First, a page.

Research shows Generation Z think about and handle money differently than the generations before them. But what can they do even better to prepare for the future? When it comes to money and the future, you don’t want to be sleeping on the job.
Gen Z’ers, it would appear, are not zzzzz-ing. They are wide awake and thinking about financial wellness.
A 2022 study that involved 4 000 American adults – 1 000 each from the Baby Boomer, Generation X, Millennial and Generation Z generations – showed that 18 to 25 year olds today are far more financially literate than what previous generations were at the same age. More of them are also already investing than what older generations did as young adults. There is, unfortunately, no similar data available for South Africa’s Gen Z, but we do know from a study done here also in 2022, that young adults get their investment advice from social media. No surprises there, right, given that Gen Z grew up alongside the internet and have been exposed to social media for a large part of their lives.
While it is excellent news that local Gen Z’ers are interested enough in investing to go look for advice, TikTok and Instagram should be handled with care. Many influencers get paid to promote the products and services they talk about. So, just because someone you like and respect as a musician, entertainer, sportsperson or social commentator talk about an investment vehicle, it doesn’t mean that it is a great product.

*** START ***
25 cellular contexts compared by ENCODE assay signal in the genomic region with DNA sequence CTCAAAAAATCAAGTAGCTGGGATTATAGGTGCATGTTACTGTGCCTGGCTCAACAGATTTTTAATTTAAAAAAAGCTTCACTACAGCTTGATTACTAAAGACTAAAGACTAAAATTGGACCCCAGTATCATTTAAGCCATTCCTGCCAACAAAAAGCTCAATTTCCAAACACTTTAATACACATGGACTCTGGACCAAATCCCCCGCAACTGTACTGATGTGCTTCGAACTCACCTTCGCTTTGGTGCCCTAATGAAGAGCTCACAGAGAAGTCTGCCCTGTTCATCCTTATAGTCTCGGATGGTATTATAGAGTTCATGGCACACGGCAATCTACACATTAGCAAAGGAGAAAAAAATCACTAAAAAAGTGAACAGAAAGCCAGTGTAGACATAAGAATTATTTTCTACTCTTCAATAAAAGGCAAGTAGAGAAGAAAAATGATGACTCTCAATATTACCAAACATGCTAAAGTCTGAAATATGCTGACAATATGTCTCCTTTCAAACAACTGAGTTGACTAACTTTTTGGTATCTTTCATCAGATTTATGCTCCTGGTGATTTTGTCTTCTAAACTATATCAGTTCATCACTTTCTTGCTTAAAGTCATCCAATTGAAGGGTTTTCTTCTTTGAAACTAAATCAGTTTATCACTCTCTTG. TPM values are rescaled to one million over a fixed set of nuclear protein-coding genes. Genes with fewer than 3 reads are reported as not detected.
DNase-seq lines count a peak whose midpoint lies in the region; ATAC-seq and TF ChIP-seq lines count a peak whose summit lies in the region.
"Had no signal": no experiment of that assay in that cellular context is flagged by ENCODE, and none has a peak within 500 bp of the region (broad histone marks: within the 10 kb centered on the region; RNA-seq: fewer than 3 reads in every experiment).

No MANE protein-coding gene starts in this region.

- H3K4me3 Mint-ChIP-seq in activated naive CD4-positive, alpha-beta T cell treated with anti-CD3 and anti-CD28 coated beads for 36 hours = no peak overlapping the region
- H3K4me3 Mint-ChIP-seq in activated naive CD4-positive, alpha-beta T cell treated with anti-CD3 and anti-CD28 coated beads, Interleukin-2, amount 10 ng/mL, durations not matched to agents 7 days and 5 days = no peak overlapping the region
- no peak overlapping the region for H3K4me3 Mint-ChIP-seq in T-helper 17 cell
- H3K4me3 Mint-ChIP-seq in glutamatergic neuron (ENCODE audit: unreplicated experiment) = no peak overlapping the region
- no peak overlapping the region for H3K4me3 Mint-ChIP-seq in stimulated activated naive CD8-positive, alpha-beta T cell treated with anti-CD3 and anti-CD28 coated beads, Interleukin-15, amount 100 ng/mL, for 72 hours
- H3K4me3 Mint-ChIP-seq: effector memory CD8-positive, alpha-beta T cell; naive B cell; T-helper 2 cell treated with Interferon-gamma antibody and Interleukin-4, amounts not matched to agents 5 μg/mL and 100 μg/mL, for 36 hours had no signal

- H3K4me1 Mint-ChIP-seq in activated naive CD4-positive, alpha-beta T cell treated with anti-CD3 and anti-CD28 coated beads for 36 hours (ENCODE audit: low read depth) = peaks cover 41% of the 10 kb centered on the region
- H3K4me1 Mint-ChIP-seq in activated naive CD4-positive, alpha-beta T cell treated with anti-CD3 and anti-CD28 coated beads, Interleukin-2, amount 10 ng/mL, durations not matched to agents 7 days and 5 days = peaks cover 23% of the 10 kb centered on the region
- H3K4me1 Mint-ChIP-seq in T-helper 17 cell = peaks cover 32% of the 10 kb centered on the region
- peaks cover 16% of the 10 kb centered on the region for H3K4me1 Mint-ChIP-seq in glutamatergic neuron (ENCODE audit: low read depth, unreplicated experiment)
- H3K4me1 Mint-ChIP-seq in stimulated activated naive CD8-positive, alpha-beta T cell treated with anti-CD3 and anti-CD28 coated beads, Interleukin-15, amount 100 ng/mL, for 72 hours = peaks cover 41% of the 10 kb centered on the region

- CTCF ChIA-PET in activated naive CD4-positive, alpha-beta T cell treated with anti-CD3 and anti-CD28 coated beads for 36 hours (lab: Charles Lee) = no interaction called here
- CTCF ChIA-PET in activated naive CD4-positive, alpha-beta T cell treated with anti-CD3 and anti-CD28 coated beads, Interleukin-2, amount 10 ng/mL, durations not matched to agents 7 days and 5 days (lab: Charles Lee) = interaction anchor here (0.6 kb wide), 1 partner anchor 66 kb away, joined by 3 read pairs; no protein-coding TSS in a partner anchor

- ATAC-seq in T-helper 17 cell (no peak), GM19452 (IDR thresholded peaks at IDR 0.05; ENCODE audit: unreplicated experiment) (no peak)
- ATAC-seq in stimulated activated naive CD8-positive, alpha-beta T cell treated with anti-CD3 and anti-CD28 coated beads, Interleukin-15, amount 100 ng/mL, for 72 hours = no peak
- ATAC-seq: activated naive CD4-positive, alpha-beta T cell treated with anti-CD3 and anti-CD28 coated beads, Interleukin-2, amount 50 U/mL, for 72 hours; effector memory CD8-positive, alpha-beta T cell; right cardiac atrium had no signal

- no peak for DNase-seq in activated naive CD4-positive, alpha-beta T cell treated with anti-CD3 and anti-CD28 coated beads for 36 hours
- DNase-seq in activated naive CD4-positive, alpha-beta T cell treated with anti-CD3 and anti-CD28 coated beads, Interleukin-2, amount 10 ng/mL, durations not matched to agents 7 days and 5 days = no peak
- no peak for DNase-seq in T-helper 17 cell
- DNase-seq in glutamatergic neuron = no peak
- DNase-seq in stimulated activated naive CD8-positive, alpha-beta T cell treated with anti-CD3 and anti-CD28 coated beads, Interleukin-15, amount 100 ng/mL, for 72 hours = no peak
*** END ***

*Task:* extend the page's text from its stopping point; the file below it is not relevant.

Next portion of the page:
Even when people don’t get paid, we know that there is as much useless as useful information on social media, so none of us should believe everything we see and read.
What these two research studies have in common, is that in both participants have said that they if they are not yet investing, it is because they don’t know where to start.
Here are some tips to help you get started (whether you’re a Gen Z’er or not):
- Start today. As we said in this post compound interest is a powerful force to grow your money and you get the most benefit from it the more time you give it to work.
- Don’t be intimidated. If “investment” scares you, then start “saving”. Both activities involve putting money away and not using it to get through the month.
- Start simple with a tax-free savings account (TFSA). It is called a savings account, but a TFSA gives you the most value if you leave the money in it for years and years. This long-term approach combined with the tax breaks you get, makes a TFSA a simple but very effective investment vehicle.
- Boost the investments you already have. If you work for a company, chances are you have a pension fund into which a portion of your salary is paid every month. That’s an investment. You can add to it by asking HR and Payroll to increase your monthly contribution.
- Learn more about money management and investing. We live in a time where information is all around us and readily available. Our biggest job is to check facts and not believe everything we see, hear or read. Check the credentials of the fin-fluencers on social media, listen to a variety of opinions and get advice from “old-fashioned” licensed financial advisers. The more you know, the better questions you can ask and the better decisions you can make.
These five steps will get you started. Then, as you learn more, you can invest in different and more sophisticated investment vehicles. You will never know everything, so don’t wait until you think you will.